Environmental Working Group has again claimed that chemicals in food and consumer products are contributing to obesity. They are mistaken, embarrassingly so.
The activists at Environmental Working Group (EWG) consistently butcher the science on a variety of consumer health issues. They're wrong about the dangers of pesticide exposure; they're wrong about the environmental impacts of meat consumption. They're wrong about contaminants in drinking water; they're wrong about cellphone radiation; they're also wrong about antibiotics in the food supply. Search our archives: there are plenty more examples where these came from.
I bring up EWG's underwhelming track record because the organization has again waded into the obesity debate with a terribly misleading blog post titled Are food and consumer product chemicals contributing to our obesity crisis? The answer is “no.” There has never been sound evidence behind this hypothesis. It persists because many epidemiologists, activists, politicians, and reporters make a living by calling attention to and solving non-existent problems. If you think that's too harsh, read on as we examine EWG's specific claims in quotes, followed by my commentary.
The food industry insists America’s obesity crisis can be chalked up to simple math – people eat too much and exercise too little.
Obesity is more complicated than simple addition and subtraction. As this 2017 paper explained, we know “that energy intake and expenditure are interdependent variables that are dynamically influenced by each other and body weight.” There is also a lot of individual variability regarding long-term weight loss. Everything from insulin sensitivity to adequate support from health care providers plays a role.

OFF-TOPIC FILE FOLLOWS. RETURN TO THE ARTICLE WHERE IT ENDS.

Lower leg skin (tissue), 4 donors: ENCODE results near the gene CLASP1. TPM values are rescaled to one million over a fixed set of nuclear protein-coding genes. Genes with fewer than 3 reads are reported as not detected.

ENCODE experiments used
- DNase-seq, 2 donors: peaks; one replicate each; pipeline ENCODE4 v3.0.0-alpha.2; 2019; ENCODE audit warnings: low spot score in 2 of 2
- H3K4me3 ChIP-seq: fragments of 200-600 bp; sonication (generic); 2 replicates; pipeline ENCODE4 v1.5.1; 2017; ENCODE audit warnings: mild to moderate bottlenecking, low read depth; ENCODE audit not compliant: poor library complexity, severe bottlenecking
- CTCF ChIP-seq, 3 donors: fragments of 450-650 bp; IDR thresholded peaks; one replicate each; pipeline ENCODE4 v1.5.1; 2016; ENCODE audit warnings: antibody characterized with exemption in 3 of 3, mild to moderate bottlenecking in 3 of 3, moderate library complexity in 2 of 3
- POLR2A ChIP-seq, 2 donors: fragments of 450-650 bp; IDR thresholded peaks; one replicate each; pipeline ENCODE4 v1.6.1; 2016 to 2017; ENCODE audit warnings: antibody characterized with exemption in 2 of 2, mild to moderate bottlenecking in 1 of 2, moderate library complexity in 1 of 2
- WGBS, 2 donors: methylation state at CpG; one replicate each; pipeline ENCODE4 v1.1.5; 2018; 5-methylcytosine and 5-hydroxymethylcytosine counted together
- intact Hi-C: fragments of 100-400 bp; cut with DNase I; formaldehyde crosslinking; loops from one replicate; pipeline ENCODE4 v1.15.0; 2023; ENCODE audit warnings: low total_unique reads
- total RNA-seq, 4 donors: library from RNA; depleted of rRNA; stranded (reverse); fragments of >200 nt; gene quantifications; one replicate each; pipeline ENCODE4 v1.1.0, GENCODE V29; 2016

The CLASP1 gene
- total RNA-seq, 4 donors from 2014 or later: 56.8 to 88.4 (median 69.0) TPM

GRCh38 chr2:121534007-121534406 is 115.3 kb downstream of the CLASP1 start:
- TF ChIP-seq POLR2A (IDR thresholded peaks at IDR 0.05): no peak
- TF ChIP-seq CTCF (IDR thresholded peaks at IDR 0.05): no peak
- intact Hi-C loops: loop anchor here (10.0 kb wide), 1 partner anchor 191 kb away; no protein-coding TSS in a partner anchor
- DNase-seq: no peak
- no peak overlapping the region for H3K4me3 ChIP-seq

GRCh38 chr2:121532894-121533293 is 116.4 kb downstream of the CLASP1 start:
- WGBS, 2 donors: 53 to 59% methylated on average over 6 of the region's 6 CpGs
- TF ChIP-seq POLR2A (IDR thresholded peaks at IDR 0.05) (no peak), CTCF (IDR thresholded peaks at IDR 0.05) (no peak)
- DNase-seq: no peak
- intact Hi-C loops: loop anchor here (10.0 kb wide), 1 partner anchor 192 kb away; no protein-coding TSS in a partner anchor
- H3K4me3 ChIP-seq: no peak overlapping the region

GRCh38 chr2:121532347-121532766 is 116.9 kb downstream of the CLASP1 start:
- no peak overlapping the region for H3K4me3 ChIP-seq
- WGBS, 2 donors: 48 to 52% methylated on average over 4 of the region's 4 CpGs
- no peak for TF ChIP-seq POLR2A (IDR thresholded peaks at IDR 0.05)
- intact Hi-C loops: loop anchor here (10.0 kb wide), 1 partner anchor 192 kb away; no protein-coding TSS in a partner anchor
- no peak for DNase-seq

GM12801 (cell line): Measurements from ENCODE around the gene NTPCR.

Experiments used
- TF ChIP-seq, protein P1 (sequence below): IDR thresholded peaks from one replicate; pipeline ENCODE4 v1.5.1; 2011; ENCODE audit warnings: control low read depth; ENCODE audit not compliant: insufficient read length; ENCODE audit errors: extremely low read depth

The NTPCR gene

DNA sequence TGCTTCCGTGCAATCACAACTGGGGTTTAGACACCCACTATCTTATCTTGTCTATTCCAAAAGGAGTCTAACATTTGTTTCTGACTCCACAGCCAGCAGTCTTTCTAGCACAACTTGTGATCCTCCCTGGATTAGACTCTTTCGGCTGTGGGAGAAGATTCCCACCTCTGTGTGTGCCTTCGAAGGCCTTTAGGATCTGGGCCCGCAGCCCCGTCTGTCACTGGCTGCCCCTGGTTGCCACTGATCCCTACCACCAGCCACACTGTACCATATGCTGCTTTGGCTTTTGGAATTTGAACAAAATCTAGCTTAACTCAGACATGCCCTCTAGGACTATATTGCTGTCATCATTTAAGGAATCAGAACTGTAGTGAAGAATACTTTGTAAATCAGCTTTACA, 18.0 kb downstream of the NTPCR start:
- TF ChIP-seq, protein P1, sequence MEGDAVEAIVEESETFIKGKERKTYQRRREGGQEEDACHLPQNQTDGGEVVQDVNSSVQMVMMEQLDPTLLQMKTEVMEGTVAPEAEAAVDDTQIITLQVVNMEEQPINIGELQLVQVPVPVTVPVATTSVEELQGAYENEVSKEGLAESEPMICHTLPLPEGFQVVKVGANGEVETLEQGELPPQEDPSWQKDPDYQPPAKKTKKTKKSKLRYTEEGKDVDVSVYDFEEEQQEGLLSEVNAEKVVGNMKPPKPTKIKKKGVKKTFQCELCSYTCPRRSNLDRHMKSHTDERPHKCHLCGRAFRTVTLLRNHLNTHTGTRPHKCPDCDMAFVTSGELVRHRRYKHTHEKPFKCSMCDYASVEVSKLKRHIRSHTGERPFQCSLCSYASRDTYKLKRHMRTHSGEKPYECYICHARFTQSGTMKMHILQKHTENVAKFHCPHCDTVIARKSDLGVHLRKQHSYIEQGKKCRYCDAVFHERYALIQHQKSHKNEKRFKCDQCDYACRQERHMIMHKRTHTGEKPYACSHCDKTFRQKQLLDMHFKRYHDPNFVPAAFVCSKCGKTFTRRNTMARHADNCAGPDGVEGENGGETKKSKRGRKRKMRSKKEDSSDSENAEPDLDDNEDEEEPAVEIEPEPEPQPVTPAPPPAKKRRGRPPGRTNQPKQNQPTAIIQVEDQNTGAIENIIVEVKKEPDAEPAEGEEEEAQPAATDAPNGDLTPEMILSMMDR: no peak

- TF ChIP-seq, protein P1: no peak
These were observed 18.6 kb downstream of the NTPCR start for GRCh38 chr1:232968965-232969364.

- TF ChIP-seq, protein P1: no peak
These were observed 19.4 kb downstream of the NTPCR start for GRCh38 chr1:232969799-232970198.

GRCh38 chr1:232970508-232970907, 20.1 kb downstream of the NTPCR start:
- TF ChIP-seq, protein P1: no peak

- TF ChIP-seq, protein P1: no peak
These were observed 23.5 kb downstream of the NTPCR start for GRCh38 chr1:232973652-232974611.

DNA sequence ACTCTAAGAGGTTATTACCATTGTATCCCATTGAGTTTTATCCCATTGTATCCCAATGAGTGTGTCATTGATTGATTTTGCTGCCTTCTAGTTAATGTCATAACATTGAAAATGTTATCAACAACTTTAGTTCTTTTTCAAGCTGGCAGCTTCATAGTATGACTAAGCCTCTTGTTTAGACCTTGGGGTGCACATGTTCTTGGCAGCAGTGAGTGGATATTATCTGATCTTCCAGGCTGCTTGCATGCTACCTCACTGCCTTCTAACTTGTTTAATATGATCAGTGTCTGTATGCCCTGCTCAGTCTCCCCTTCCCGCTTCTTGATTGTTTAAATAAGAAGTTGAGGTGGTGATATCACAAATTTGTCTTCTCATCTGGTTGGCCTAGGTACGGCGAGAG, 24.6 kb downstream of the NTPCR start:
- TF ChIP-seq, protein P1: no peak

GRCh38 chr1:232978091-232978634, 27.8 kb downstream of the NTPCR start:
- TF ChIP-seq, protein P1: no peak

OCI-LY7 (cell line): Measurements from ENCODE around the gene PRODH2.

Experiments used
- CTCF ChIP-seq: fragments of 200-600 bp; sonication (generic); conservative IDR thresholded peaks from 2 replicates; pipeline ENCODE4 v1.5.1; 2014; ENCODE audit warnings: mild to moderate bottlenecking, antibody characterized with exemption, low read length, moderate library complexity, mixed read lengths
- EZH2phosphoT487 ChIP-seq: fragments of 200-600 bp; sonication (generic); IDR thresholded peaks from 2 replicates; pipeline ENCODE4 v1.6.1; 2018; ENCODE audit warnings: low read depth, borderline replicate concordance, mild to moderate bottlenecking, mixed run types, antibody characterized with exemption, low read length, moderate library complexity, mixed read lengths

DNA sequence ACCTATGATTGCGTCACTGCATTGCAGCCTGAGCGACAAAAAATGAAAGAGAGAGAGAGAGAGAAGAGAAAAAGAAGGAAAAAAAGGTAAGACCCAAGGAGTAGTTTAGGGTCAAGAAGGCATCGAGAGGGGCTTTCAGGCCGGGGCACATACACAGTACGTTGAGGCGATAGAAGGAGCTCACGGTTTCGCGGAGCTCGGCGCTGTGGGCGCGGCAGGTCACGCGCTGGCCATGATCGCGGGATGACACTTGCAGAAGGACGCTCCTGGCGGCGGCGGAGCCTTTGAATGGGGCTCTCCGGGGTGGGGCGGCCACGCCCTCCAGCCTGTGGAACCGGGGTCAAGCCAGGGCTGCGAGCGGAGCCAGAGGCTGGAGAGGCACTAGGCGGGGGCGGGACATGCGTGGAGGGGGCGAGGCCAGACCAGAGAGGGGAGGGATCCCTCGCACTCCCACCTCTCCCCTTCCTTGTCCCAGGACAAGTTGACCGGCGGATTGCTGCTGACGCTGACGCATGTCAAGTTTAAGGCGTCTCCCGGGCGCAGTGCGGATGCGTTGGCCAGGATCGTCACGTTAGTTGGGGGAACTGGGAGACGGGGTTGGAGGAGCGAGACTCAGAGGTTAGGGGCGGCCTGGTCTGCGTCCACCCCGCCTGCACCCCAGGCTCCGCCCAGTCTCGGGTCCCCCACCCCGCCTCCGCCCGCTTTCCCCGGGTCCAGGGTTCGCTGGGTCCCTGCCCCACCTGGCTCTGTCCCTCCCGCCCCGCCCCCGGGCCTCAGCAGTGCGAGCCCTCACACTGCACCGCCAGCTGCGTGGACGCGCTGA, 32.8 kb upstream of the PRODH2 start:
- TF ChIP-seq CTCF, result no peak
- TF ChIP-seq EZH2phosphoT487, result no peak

Nonetheless, research has shown time and again that reducing caloric intake leads to weight loss. People achieve that result on many different diets, but the common denominator they share is an energy deficit. EWG wants to dismiss calorie restriction as a food-industry talking point so they can blame obesity, at least partially, on chemical exposure. They don't want to account for all the complexities of human metabolism; they want to substitute one bromide—BPA makes you fat—for the well-worn bromide that overweight people should just eat less and move more.
Can chemicals found in everything from food and cosmetics to drugs and carpets make it easier for our bodies to build fat? … Many of these chemicals – called 'obesogens' by scientists – alter hormones and metabolism in subtle ways that ultimately make us gain more weight.
EWG linked to a very extensive literature review in support of this assertion. Interestingly, the authors of that analysis had the integrity to highlight significant limitations that restrict the conclusions we can draw about the impact of “obesogens.” These include statistical and methodological issues such as:
Misclassification of exposures with high within-person variability (e.g., for the short half-life chemicals such as BPA), reverse causality due to pharmacokinetic factors (e.g., different routes of exposure affecting the rate of excretion), or inability of the biomarker to represent exposure during the relevant period.
It gets worse. Researchers also have trouble separating the possible effects “of one obesogen exposure from another when exposures are correlated due to common sources,” the reviewers wrote. Is one, some, or all of these chemicals increasing the risk of obesity? Do some substances exert greater obesogenic influence than others?
The problem is amplified by “missing data and exposure below the detection level.” Until these and other limitations are addressed, the case for obesogenic chemicals consists of little more than statistical correlations. Our resident toxicologist Susan Goldhaber summed up the issue recently. Using BPA as an example, she explained that